Fantasy castles aren’t confined to picture-books and fairytales.
Castle-building died out in Europe in the 1500s, and very few new castles were built for the next 300 years. But, from 1820 onwards, castle-construction enjoyed a renaissance.
During the 1700s, rapid industrialisation and technological process had left many people longing for the good old days, where life was simpler (sound familiar?!).
Castles were a link back to grand legends, amazing myths and Medieval values, when kings ruled unchallenged and the gentry didn’t live in fear of getting their heads chopped off (the French Revolution of 1789 terrifed nobles across Europe).
This was the age of ‘castle romanticism’. Building fantasy castles was a conscious link back to the grandeur of the times-gone-by. Castles were already immortalised in legend and fairy-tale, and, by building majestic fantasy castles, the rich nobility made a link between themselves and glorious stories.
They were making themselves immortal by building jaw-dropping ‘fantasies in stone’.
Neuschwanstein Castle in Germany: The Greatest of the Fantasy Castles
Neuschwanstein in Bavaria, South Germany, is probably the most famous castle in the world. This phenomenal fantasy palace looks although it’s fallen from the pages of a book of fairytales. It was commissioned by ‘mad’ King Ludwig, and its theatrical appearance is partly because it was designed by a stage-designer!
Neuschwanstein was built from 1862-1892, although it’s technically unfinished. Ludwig referred to his castle-building exploits as “fantasies in stone”, and, of all the fantasy castles in the world, this is surely the most impressive.
Although the castle looks ridiculously overblown today, Neuschwanstein was actually planned to be a perfect reconstruction of a Medieval castle. In Ludwig’s words, he wanted it “in the genuine style of the old German knightly fortresses”. Everything – from the castle battlements to its position on a rocky outcrop – was chosen to mirror Medieval defensive designs.
The decadance of the palace interior was, surreally, designed to be a stage for performances by Wagner. Ironically, this was another mis-fire on King Ludwig’s part – Wagner never even visited the castle.
Nowadays, the castle attracts more than a million visitors a year, and is rightly the best known fairytale castle in the world. Allegedly, it was inspiration to Cinderella’s Castle in Walt Disney World.
Mad King Ludwig’s Childhood Home: Hohenschwangau Castle, in Bavaria
Literally across the hills from Neuschwanstein lies Hohenschwangau Castle – a fantasy castle that was the childhood home of King Ludwig.
I guess you can’t blame a man for turning insane and lavishing a fortune on building fantasy castles, after he spent his childhood living in something from a fairytale!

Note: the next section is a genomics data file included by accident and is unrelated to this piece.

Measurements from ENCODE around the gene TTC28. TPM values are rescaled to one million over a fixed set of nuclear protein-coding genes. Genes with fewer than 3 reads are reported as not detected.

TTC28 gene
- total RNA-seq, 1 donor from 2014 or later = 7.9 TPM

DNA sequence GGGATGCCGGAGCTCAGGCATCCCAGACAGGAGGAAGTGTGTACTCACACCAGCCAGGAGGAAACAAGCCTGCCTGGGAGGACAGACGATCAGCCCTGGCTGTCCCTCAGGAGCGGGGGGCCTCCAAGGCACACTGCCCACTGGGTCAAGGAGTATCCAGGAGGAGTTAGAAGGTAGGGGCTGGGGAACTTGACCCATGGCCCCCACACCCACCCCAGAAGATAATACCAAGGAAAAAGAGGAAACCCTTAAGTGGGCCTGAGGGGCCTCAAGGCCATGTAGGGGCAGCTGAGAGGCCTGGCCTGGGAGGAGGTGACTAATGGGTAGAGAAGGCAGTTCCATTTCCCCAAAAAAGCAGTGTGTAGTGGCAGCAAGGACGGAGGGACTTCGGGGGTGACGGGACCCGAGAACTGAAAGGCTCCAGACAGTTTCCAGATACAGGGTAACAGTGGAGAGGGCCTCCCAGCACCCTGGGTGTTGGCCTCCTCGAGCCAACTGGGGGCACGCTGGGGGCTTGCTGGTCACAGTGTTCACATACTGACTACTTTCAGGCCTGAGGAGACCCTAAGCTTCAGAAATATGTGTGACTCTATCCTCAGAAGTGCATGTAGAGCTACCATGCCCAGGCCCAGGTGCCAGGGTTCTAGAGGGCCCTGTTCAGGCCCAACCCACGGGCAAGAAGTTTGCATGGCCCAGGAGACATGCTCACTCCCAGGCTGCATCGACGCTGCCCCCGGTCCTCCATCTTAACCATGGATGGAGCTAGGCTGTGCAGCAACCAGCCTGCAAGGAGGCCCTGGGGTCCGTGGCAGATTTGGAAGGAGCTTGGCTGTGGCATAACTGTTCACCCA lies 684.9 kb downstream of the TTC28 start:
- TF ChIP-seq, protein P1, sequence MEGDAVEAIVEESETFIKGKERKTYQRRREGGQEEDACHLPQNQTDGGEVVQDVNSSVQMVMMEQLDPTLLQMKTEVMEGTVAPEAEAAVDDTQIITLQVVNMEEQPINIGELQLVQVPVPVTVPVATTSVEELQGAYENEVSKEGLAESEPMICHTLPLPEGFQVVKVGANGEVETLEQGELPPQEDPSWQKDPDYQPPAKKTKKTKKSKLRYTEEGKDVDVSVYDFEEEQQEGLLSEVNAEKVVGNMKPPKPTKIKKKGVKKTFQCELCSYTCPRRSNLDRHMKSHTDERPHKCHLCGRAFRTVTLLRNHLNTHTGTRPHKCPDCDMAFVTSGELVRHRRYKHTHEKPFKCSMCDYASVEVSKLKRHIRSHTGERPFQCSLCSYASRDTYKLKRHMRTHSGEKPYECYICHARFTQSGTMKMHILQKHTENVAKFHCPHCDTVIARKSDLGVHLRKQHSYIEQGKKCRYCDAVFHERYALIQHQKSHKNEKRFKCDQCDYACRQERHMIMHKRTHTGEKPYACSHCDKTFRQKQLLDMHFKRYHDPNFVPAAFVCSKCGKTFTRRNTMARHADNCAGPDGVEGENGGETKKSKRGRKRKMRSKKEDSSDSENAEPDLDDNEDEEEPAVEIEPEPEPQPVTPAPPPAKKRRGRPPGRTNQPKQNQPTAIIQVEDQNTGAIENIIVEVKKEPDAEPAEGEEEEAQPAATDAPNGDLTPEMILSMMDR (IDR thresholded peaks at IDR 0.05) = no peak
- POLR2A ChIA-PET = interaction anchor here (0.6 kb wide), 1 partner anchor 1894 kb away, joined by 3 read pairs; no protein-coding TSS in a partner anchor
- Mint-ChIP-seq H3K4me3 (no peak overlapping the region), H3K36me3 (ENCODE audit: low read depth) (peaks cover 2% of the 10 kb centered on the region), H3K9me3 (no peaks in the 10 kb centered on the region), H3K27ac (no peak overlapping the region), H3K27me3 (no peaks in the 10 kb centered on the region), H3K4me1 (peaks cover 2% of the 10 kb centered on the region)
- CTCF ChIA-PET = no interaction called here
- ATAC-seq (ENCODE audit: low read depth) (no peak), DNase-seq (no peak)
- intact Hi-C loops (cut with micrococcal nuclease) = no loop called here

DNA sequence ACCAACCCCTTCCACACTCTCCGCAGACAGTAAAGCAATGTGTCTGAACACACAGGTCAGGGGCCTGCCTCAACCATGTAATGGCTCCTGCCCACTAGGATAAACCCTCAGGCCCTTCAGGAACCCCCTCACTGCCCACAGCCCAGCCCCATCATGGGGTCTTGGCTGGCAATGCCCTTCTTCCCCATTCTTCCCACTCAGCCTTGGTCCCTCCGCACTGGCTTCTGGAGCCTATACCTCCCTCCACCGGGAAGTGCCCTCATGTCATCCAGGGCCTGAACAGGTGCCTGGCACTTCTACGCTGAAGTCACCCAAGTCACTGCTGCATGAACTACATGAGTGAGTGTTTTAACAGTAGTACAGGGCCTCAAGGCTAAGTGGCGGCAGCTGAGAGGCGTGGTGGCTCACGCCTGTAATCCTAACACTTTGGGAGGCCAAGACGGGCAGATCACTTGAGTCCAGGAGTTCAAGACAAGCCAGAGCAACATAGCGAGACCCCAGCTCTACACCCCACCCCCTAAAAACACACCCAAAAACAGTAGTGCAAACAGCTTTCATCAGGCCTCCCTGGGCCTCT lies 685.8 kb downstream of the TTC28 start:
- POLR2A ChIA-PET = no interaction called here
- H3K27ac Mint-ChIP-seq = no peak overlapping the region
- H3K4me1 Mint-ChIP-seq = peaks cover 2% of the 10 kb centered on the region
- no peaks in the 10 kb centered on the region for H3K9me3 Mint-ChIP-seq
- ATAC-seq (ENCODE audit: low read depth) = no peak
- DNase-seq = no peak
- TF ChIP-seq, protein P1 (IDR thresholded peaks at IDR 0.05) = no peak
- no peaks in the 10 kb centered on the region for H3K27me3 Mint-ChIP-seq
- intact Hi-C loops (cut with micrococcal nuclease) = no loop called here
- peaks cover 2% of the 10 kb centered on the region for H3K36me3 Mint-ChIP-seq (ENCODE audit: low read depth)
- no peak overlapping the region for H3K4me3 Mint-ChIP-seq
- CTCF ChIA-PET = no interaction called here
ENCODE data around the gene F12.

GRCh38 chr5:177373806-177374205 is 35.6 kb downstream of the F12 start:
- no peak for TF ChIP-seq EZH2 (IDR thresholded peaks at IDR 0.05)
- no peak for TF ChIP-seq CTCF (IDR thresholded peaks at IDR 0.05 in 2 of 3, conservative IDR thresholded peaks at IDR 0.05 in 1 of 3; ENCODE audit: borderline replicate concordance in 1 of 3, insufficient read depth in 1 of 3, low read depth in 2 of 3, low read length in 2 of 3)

Since Medieval times, there had always been a castle in the spot where Hohenschwangau now stands – although, by 1800, the castle was extremely decrepit.
In 1832, the land was purchased by Ludwig’s father, King Maximillian II of Bavaria, and, from 1833 onwards, he set out to renovate and rebuild the castle. It’s said that he “wanted something as if from a legend”.
The rebuilding of the castle was essentially quite sympathetic to the ruins, but the architectual style was quite different – a NeoGothic style which exaggerated the turrets, towers and fortifications. The straight lines and sharp angles of the castle were meant to evoke the spectacular cliffs that surround the castle in it’s home valley.
King Ludwig grew up in Hohenschwangau – a real little prince in a real castle. When he became king, he chose to build Neuschwanstein on the opposite side of the valley to Hohenschwangau – and, indeed, from his chambers in this castle, he could use a telescope to spy on the building progress of Neuschwanstein across the valley.
The two fantasy castles are literally a stone’s throw from each other.
Segovia Alcazar, Spain: An Authentic Fortress Turned into a Fantasy
The Alcazar of Segovia (in Castile y Leon, central Spain) is a little unlike the other fantasy castles on this page, because the majority of the castle was built in Medieval times. The great hall, curtain walls and windows are original features dating from about the c14th.
However, have a close look at the photo to the left here, and scroll down to the one below.
You see those amazingly perfect pointy turrets, and the perfect rectangular tower with the circular battlements? It all looks a bit too picture-perfect to be true, doesn’t it?!
Indeed. Although the stone-work of the Alcazar is authentic, the roofs, windows and some turrets are modern additions. In 1862, a huge fire ripped through the Alcazar, and destroyed the existing wooden towers, roofs and also some of the accommodation within the castle.
During the 1860s and 1870s, the burned-out bits of the castle were re-built. However, those rebuilding weren’t faithful to the original design – and took inspiration from Mad King Ludwig’s fantasy castles projects in Germany.
Resultantly, they installed the shiny witches-hat style turrets, the twirling spires, and the overblown Torre de San Juan at the back of the castle.
The Alcazar of Segovia was transformed from a being a fiercely defensive fortress to a fairytale kingdom just in a matter of years. Quite a change of fortune! Indeed, urban legend has it that this castle was, too, inspiration for Cindarella’s Castle in Walt Disney World – quite an accolade!